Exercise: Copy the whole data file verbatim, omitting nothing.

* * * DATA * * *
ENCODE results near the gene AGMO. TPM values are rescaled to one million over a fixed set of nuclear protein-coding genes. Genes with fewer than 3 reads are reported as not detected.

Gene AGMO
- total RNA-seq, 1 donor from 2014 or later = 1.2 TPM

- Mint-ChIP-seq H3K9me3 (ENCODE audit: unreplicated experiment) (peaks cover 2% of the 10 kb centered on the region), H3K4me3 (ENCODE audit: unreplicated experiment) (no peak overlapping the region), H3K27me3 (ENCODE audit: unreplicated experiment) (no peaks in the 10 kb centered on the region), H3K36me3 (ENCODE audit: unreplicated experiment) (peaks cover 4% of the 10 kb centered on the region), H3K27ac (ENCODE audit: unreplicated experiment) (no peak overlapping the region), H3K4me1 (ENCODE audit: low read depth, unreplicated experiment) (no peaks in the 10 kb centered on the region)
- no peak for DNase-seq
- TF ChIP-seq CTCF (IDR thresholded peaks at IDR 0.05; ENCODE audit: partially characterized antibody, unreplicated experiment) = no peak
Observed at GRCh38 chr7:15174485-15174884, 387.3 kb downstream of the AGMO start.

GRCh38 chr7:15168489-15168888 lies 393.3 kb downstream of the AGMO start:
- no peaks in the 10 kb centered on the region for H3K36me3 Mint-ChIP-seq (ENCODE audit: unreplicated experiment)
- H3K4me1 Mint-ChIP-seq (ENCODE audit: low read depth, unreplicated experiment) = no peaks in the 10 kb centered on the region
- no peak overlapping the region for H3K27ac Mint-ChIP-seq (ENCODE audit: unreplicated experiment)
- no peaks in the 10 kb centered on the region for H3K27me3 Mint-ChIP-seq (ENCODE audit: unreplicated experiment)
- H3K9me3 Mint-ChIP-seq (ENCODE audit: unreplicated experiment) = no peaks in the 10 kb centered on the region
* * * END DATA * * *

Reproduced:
ENCODE results near the gene AGMO. TPM values are rescaled to one million over a fixed set of nuclear protein-coding genes. Genes with fewer than 3 reads are reported as not detected.

Gene AGMO
- total RNA-seq, 1 donor from 2014 or later = 1.2 TPM

- Mint-ChIP-seq H3K9me3 (ENCODE audit: unreplicated experiment) (peaks cover 2% of the 10 kb centered on the region), H3K4me3 (ENCODE audit: unreplicated experiment) (no peak overlapping the region), H3K27me3 (ENCODE audit: unreplicated experiment) (no peaks in the 10 kb centered on the region), H3K36me3 (ENCODE audit: unreplicated experiment) (peaks cover 4% of the 10 kb centered on the region), H3K27ac (ENCODE audit: unreplicated experiment) (no peak overlapping the region), H3K4me1 (ENCODE audit: low read depth, unreplicated experiment) (no peaks in the 10 kb centered on the region)
- no peak for DNase-seq
- TF ChIP-seq CTCF (IDR thresholded peaks at IDR 0.05; ENCODE audit: partially characterized antibody, unreplicated experiment) = no peak
Observed at GRCh38 chr7:15174485-15174884, 387.3 kb downstream of the AGMO start.

GRCh38 chr7:15168489-15168888 lies 393.3 kb downstream of the AGMO start:
- no peaks in the 10 kb centered on the region for H3K36me3 Mint-ChIP-seq (ENCODE audit: unreplicated experiment)
- H3K4me1 Mint-ChIP-seq (ENCODE audit: low read depth, unreplicated experiment) = no peaks in the 10 kb centered on the region
- no peak overlapping the region for H3K27ac Mint-ChIP-seq (ENCODE audit: unreplicated experiment)
- no peaks in the 10 kb centered on the region for H3K27me3 Mint-ChIP-seq (ENCODE audit: unreplicated experiment)
- H3K9me3 Mint-ChIP-seq (ENCODE audit: unreplicated experiment) = no peaks in the 10 kb centered on the region